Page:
Engaging stakeholders to identify gaps and develop strategies to inform evidence use for health policymaking in Nigeria

Ejemai Eboreime, Oluwafunmike Ogwa, Rosemary Nnabude, Kasarachi Aluka-Omitiran, Aduragbemi Banke-Thomas, Nneka Orji, Achama Eluwa, Adaobi Ezeokoli, Aanu Rotimi, Laz Ude Eze, Vanessa Offiong, Ugochi Odu, Rita Okonkwo, Chukwunonso Umeh, Frances Ilika, Adaeze Oreh, Faith Nkut Adams, Ikedichi Arnold Okpani, Yewande Ogundeji, Chinyere MbachuFelix Abrahams Obi, Okikiolu Badej

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Abstract

Introduction: recent efforts to bridge the evidence -policy gap in low-and middle-income countries have seen growing interest from key audiences such as government, civil society, international organizations, private sector players, academia, and media. One of such engagement was a two-day virtual participant-driven conference (the convening) in Nigeria. The aim of the convening was to develop strategies for improving evidence use in health policy. The convening witnessed a participant blend of health policymakers, researchers, political policymakers, philanthropists, global health practitioners, program officers, students, and the media. Methods: in this study, we analyzed conversations at the convening with the aim to disseminate findings to key stakeholders in Nigeria. The recordings from the convening were transcribed and analyzed inductively to identify emerging themes, which were interpreted, and inferences are drawn. Results: a total of 630 people attended the convening. Participants joined from 13 countries. Participants identified poor collaboration between researchers and policymakers, poor community involvement in research and policy processes, poor funding for research, and inequalities as key factors inhibiting the use of evidence for policymaking in Nigeria. Strategies proposed to address these challenges include the use of participatory and embedded research methods, leveraging existing systems and networks, advocating for improved funding and ownership for research, and the use of context -sensitive knowledge translation strategies. Conclusion: overall, better interaction among the various stakeholders will improve the evidence generation, translation, and use in Nigeria. A road map for the dissemination of findings from this conference has been developed for implementation across the strata of the health system.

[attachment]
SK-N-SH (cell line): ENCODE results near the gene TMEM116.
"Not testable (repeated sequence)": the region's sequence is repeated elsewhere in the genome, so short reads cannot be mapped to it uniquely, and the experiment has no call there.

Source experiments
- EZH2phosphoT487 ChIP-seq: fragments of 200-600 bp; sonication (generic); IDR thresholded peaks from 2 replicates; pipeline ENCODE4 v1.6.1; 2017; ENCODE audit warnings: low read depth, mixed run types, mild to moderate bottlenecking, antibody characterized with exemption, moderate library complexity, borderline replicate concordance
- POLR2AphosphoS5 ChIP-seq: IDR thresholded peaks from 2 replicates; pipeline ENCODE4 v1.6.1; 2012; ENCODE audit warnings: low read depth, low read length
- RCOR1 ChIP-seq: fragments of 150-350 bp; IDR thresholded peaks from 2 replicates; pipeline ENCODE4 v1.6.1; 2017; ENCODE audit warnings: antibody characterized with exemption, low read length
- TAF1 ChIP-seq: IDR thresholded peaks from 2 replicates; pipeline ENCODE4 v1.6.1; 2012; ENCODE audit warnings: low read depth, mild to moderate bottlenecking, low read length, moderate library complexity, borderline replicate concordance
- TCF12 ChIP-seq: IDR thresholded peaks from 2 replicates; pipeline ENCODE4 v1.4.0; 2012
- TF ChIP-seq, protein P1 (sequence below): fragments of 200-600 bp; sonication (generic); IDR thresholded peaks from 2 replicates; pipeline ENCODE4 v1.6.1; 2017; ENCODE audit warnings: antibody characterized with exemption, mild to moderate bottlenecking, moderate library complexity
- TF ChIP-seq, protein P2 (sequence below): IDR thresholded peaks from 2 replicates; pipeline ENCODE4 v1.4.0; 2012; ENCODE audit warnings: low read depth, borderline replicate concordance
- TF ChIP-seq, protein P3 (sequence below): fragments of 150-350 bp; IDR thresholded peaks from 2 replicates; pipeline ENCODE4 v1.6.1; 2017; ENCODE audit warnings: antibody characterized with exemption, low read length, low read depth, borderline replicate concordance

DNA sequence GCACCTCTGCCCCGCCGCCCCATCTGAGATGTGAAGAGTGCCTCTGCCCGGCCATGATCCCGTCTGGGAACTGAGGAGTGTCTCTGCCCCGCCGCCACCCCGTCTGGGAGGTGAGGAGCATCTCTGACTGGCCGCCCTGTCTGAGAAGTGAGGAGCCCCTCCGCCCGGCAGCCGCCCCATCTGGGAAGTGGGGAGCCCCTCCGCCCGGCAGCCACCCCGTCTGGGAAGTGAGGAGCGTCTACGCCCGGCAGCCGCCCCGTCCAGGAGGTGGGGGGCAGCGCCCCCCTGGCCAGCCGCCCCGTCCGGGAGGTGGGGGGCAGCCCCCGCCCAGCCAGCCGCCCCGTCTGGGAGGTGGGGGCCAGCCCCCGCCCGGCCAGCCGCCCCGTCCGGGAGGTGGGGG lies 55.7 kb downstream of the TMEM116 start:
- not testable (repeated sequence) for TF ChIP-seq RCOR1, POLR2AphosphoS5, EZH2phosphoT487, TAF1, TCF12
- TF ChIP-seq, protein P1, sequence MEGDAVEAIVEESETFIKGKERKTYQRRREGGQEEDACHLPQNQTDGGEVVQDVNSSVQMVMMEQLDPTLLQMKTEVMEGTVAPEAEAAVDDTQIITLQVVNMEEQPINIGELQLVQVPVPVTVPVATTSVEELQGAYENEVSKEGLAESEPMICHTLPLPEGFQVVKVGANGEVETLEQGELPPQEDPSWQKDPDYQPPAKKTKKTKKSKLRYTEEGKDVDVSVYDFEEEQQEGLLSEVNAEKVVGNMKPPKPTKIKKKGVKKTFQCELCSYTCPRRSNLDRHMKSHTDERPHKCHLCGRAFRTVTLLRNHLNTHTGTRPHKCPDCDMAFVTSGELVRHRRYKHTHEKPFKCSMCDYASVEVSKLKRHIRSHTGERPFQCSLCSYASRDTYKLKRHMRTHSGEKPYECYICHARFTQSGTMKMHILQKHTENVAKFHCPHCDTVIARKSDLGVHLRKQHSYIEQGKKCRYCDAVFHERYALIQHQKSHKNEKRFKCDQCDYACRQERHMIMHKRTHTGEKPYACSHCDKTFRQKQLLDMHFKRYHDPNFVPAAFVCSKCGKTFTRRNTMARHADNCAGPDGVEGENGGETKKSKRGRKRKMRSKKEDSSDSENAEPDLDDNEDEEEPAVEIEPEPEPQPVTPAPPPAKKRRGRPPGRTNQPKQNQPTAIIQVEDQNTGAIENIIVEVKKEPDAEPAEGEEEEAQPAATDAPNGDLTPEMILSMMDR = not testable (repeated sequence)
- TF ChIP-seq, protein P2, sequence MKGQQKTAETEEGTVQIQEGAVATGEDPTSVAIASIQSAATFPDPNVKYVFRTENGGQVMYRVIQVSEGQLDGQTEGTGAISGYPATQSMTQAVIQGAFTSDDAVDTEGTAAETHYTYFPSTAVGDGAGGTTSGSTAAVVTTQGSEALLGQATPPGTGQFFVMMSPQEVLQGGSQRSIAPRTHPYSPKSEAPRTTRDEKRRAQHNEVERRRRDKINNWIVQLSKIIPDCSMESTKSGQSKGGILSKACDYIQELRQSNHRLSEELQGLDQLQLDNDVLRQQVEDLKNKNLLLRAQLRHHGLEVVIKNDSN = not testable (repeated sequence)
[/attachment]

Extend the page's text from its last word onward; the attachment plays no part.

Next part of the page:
Original languageEnglish
Article number140
JournalPan African Medical Journal
Volume43
Number of pages16
ISSN1937-8688
DOIs
Publication statusPublished - 2022

Keywords

  • Knowledge translation
  • stakeholder engagement
  • policymaking
  • health system
  • Nigeria
  • KNOWLEDGE TRANSLATION
  • GENDER EQUALITY
  • ACADEMIA
  • POWER

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